Personal Handicap. Why? What? How?

Our pursuit races are scored in two ways; Scratch (Fleet Handicap) and Personal Handicap:

Fleet handicaps:

Scratch results attempt to adjust for the performance of different boats and are based on the Portsmouth Yardstick (PY) scheme. This is a system of handicapping used primarily in Dinghy and Cruiser Racing.

The RYA publish National Portsmouth Numbers to aid clubs to allocate handicap numbers. The national numbers are based on annual input from a large number of affiliated sailing clubs. Each class of boat is assigned a “Portsmouth Number”, with fast boats having low numbers and slower ones high numbers. So, for example, in the case of two dinghies, a Merlin Rocket might have a PN of 983 while a Topper has a PN of 1314. Sailing clubs, as we do, will administer Portsmouth Numbers at club level and will make adjustments from the National PN’s to allow for local conditions.

Personal handicaps:

A personal handicap is an adjustment to the standard boat’s Portsmouth Number, calculated to give everyone an equal chance of winning. If the personal handicap perfectly reflected your skill, and everyone sailed to their average skill level, the result would be everyone finishing first equal.

Applying a personal handicap across a series of races means that the winner will be the person who improves the most over their performances leading up to the series. Someone who is at or near the back of the fleet based on their actual skill level, could still win on personal handicap if they show the most improvement. At the other end of the fleet skill level, the sailor who is at the top of the fleet based on their actual skill level, could finish low down the results based on personal handicap. Indeed it is probably harder for the good helm to finish high up in the personal handicap results as it will probably be harder for them to make the same proportionate improvement as can be made by the relatively unskilled sailor.

A personal handicap is also a means to see how your performance compares and changes compared to others of similar skill. If your personal handicap reduces by 30 seconds and your competitor’s reduces by only 10 seconds then you have shown the most improvement. The personal handicap system is managed by the Sailing Committee with the aim of adjusting handicaps after each race series. Trophies for the race winner are at least as big as those for Scratch and the cheers are usually bigger!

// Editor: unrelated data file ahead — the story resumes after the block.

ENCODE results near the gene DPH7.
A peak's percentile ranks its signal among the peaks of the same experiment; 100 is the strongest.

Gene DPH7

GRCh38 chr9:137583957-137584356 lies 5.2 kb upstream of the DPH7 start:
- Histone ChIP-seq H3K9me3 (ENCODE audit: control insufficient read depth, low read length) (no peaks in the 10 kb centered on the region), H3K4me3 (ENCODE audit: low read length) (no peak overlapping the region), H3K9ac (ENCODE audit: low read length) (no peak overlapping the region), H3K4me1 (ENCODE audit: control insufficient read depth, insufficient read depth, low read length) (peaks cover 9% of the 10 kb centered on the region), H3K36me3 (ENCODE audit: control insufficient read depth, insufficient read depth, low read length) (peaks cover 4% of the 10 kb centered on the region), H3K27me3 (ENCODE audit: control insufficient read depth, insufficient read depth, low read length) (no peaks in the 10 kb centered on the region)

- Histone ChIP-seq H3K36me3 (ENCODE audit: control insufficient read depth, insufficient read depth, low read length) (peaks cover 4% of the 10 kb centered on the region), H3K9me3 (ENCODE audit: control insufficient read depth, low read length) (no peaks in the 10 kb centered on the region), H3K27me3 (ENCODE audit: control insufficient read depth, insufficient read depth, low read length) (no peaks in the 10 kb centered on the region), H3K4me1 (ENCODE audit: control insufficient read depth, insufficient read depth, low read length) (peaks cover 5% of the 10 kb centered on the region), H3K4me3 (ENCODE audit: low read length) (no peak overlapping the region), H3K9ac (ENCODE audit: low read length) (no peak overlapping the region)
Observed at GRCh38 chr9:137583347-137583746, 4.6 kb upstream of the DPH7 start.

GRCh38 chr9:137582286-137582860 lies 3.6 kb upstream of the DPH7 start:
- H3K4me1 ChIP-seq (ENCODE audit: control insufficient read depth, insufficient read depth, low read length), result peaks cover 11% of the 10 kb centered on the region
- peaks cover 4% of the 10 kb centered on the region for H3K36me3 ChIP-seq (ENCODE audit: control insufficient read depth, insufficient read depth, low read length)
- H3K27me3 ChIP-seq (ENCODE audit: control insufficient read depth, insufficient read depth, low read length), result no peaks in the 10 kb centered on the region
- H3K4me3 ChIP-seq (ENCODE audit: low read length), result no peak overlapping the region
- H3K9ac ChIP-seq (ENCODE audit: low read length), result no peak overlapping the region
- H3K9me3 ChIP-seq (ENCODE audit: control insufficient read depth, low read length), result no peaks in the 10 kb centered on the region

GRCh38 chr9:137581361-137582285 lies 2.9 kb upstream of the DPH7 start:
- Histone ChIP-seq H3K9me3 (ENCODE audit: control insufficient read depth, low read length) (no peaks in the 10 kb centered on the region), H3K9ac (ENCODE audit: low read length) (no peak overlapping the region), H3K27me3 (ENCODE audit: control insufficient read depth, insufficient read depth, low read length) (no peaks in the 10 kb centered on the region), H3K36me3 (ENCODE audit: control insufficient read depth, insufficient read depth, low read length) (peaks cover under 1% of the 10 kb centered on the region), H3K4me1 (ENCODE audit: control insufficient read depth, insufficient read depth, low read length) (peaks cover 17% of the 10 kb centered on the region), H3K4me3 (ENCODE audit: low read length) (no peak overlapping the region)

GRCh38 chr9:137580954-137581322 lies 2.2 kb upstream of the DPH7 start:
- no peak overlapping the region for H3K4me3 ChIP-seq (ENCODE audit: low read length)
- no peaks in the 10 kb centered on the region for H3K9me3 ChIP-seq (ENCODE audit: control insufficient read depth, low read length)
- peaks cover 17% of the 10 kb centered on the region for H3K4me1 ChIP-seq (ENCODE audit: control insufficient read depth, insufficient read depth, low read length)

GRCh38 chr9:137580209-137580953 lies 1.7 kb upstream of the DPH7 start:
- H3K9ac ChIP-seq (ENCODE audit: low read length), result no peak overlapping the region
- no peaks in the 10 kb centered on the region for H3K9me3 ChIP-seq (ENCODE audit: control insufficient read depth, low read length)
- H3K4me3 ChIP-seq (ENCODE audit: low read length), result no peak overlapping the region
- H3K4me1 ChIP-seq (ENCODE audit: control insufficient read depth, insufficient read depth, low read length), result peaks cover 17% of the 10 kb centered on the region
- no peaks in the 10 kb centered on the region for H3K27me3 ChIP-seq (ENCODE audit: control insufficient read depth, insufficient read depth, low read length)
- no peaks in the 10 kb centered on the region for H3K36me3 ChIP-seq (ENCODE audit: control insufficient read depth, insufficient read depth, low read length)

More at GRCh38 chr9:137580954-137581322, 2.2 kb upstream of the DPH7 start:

Recourse: Any member that has a question or would like to challenge either their personal or any of the fleet handicaps may do so by making representation to the sailing committee through their fleet captain or attend one of the monthly sailing committee meetings

Bar Duty
Julian Harms
Bar Duty
Jan Kimber
Bar Duty
Megan Ward
Galley
Sarah Crabtree
Race Officer
Jenny Chen-Andronis
Asst. Race Officer
Ella Mason
Asst. Safety
Graham Maclean
Safety Boat Driver
Stuart Jones
Coached Practice Lead
Junior Sailing Asst.
Junior Sailing Lead
Bar Duty
Adam Maclean
Bar Duty
Douglas Bridger
Galley
Angela Daniels
Race Officer
Oliver Mason
Asst. Race Officer
James Guy
Asst. Safety
Matt Smith
Safety Boat Driver
Jared Lewis
Coached Practice Lead
Junior Sailing Asst.
Junior Sailing Lead

Weather Forecast

  • Wednesday Nov 13, 2019
    Wind
    6 knots, SSW
    Gust
    11 knots
    Temp
    7°C
    Conditions
    Partly cloudy

    — Met Office

  • Saturday Nov 16, 2019
    Wind
    6 knots, NNW
    Gust
    14 knots
    Temp
    7°C
    Conditions
    Overcast

    — Met Office